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State of the bunion



One day last week, Albany and Washington tag-teamed for a pair of events. And it sounds like little will be done to heal America's injuries.

            That's the message that came wrapped in George Pataki's 2004 state budget address and George W. Bush's annual State of the Union speech.

            If you listened to both speeches, you saw how Pataki and Bush are unlike each other. (They have some real philosophical differences on the environment and certain social policies, as well.) But it's equally clear their economic views and programs are cribbed from the same answer sheet.

            To see how that's so, look at some of the lowlights in Governor P's and President B's remarks:

Employment Plan P. The governor says his goal is creating one million new private-sector jobs by 2010, and he claims his policies, including tax cuts, have created a half-million new jobs. As you'd expect, the state workforce grows or shrinks with population change, the ups and downs of the economy, and so forth. But one unmistakable and relentless trend under Pataki is the loss of higher-paying manufacturing jobs, which are then replaced by lower-paying service jobs. (The Albany-based Economic Policy Institute says this trend is "more pronounced" in New York State than in the US as a whole.) And Pataki seems to think the only good public-sector job is a dead one. In his budget address, he brags that the "state workforce is leaner and more productive than ever," with "23,000 fewer employees" than in 1995. And by the way, the governor opposes raising the state minimum wage from its current depressed level, $5.15 an hour. His position is that the state minimum should be tied to the federal minimum. (Let them eat consistency?)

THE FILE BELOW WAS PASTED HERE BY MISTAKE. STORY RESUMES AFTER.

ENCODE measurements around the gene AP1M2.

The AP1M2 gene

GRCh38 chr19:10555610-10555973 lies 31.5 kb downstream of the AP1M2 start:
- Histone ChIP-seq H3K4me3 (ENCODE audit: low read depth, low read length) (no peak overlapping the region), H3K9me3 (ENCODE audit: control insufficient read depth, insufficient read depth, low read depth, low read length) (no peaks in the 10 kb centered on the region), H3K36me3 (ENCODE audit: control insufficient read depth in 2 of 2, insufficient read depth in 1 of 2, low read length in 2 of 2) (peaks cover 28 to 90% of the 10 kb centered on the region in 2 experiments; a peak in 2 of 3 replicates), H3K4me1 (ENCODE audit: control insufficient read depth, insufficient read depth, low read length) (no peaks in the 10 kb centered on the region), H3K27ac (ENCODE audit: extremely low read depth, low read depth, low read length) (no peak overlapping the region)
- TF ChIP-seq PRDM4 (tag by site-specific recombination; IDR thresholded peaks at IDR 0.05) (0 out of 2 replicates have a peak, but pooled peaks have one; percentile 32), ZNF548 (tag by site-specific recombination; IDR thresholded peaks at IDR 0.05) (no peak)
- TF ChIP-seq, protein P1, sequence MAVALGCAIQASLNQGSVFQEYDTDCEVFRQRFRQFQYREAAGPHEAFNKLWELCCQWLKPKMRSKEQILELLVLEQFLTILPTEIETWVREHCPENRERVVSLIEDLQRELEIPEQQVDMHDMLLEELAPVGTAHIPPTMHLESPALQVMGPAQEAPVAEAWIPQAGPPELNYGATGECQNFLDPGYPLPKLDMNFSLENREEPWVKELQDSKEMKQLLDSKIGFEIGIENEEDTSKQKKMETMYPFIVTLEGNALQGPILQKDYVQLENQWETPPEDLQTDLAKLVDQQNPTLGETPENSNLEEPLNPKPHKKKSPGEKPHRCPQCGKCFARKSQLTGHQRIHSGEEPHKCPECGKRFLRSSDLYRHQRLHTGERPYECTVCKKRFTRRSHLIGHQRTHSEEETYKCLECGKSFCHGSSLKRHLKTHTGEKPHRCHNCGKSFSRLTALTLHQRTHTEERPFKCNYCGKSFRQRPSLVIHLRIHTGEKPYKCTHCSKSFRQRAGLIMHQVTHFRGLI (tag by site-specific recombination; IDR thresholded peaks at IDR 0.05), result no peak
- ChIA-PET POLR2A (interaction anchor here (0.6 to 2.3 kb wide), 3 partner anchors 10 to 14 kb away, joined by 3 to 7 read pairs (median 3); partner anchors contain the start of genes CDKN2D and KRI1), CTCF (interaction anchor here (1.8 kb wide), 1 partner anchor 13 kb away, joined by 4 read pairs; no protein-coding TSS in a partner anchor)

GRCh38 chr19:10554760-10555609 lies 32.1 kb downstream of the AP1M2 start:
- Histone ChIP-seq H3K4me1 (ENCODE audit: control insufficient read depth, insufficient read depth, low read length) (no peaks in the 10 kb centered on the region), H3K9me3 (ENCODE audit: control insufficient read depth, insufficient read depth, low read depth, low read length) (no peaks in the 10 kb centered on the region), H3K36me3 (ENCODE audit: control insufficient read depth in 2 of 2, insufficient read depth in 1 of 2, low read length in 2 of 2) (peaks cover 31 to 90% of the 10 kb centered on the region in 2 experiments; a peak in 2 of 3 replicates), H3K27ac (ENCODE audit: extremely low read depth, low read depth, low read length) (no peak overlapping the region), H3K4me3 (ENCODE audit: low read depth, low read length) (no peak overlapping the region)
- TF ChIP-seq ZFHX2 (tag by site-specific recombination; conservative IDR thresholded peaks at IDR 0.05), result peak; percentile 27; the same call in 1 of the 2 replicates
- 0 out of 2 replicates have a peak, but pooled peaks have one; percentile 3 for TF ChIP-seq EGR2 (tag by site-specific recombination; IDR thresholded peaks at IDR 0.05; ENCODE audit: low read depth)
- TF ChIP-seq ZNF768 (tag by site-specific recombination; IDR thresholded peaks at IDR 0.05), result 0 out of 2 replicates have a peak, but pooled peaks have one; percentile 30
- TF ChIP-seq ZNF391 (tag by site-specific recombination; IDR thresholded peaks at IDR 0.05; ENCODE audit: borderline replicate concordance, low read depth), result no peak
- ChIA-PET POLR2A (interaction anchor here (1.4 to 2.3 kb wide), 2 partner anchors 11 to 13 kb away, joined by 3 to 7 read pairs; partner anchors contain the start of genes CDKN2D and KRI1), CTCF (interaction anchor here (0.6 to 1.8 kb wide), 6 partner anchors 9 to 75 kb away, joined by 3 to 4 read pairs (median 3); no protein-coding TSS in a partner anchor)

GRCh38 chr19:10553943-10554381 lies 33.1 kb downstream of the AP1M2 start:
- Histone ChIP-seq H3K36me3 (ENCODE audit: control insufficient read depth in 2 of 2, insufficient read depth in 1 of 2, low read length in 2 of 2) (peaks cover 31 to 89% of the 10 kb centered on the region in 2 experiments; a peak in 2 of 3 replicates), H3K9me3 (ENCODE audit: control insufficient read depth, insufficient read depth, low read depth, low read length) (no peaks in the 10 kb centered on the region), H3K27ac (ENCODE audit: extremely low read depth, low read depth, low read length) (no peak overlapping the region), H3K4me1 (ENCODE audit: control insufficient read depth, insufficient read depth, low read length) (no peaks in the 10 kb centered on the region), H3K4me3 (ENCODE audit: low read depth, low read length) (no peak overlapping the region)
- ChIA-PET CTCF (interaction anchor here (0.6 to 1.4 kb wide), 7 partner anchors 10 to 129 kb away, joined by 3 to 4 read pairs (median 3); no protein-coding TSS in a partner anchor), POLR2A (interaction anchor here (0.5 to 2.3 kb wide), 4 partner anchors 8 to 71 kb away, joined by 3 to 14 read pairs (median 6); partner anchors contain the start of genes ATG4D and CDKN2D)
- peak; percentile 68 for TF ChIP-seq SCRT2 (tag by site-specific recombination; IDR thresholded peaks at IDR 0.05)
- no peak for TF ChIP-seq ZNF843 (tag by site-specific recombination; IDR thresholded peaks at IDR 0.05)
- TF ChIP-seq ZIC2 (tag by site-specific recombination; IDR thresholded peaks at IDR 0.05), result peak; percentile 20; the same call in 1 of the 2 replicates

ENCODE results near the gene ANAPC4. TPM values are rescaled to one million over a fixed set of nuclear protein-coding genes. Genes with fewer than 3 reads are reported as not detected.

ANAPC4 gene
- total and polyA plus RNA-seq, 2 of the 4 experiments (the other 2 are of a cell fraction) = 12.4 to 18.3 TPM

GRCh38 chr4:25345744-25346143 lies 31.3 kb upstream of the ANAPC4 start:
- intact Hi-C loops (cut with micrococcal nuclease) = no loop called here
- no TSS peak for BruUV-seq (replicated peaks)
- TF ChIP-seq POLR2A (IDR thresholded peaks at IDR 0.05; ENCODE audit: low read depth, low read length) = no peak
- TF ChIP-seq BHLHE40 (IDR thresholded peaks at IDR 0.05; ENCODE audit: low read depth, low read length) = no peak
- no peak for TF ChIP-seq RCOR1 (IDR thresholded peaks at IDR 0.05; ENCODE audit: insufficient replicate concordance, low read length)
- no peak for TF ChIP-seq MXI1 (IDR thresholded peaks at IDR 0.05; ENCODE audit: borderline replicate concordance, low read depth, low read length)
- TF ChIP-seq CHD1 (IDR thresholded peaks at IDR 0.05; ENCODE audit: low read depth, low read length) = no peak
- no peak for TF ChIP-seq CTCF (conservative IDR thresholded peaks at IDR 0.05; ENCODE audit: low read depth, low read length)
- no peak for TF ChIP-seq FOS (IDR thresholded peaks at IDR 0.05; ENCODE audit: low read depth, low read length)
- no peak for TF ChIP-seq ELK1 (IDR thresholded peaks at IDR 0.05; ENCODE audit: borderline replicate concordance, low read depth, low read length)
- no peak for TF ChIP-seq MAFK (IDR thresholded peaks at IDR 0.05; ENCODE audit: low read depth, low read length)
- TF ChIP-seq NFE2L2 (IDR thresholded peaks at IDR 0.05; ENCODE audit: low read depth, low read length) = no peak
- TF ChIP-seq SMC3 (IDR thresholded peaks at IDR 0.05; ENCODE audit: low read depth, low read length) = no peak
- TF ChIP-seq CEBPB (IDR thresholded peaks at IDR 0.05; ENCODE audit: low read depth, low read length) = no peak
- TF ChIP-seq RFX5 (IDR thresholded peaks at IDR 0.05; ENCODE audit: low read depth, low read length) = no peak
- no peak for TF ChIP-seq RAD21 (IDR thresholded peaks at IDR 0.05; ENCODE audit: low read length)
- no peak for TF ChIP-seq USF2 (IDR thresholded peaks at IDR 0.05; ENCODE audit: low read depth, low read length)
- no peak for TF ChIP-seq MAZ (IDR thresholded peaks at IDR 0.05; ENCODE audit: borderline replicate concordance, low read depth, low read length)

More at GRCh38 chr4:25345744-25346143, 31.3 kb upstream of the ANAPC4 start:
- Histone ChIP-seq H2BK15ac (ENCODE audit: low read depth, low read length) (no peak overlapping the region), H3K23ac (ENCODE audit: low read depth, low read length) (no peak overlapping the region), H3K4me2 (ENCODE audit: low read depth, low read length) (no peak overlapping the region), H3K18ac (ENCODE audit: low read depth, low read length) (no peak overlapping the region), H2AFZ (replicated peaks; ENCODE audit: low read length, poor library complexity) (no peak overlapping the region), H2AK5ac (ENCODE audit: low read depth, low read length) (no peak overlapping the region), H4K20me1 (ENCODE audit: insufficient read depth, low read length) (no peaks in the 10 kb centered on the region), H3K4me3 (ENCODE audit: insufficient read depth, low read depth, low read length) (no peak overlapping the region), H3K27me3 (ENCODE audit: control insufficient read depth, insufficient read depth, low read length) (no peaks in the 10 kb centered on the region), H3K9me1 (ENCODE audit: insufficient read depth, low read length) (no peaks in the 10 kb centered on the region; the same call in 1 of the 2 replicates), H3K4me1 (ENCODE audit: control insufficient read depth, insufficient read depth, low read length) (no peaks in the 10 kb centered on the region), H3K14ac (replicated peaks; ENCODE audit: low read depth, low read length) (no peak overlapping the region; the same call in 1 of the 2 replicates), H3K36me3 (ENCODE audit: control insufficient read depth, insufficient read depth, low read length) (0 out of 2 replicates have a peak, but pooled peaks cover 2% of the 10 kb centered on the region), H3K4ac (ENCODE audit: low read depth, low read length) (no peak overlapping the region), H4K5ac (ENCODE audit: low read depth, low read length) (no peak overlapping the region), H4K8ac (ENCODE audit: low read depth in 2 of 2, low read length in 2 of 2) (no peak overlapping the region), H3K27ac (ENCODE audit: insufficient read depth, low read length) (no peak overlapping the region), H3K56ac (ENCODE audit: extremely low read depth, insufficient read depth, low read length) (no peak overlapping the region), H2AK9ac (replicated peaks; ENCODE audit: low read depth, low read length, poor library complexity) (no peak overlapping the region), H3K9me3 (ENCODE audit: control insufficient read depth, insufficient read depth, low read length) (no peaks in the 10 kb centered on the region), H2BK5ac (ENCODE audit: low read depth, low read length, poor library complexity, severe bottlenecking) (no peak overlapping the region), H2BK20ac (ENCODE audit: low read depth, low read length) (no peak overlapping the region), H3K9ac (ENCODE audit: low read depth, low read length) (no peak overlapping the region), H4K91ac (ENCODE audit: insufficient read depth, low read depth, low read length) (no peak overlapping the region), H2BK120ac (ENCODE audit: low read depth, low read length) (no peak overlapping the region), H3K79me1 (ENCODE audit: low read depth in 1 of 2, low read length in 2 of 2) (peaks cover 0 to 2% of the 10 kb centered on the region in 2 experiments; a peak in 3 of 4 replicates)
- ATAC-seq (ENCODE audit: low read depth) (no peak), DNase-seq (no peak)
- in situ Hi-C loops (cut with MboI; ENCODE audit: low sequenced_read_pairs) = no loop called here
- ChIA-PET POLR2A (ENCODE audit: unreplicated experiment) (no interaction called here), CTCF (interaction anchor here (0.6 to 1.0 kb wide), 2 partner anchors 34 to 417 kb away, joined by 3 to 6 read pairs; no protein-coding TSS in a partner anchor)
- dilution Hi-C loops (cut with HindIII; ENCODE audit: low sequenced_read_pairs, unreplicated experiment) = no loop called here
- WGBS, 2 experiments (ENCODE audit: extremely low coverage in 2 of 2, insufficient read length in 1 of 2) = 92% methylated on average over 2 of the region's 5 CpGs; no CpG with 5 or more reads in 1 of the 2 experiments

• Employment Plan B. Like Pataki, Bush's "agenda for jobs and growth" hypes tax cuts as the road to paradise. Specifically, he says he wants Congress to make the already-enacted cuts permanent, including what he calls the "death tax" --- the inheritance tax on sizable estates, probably the most progressive tax we've got. Bush's attempt to kill this tax is pure trickle-down economics, and a gift to high-roller heirs at the expense of working people. Anyway, Bush's real agenda is obvious in his support for labor-law changes that deny overtime pay to many workers who now qualify for it. Bush says Americans are the "hardest working" people in the world. One thing's for sure: If he prevails, millions of Americans will be working that much harder and longer to make ends meet.

Health Care Plan P. The governor repeats what he said in his State of the State earlier this month: New York has "the best health care system in the nation." And it's only getting better, to hear him tell it, because of Child Health Plus and Healthy New York and other add-on programs that cover the uncovered. But Pataki chucks Medicaid, the health-care program for the poor and disabled and many seniors in nursing homes, in another hopper, the one marked "major surgery." His "multi-year" state takeover of Medicaid would lift the financial burden from the counties, but he also wants to slash hundreds of millions of dollars worth of Medicaid services. His plan, says the statewide Medicaid Matters coalition, would eliminate some dental and vision benefits, increase co-payments for prescription drugs, and force many families to spend down their assets --- impoverish themselves, actually ---- to qualify for Medicaid long-term care.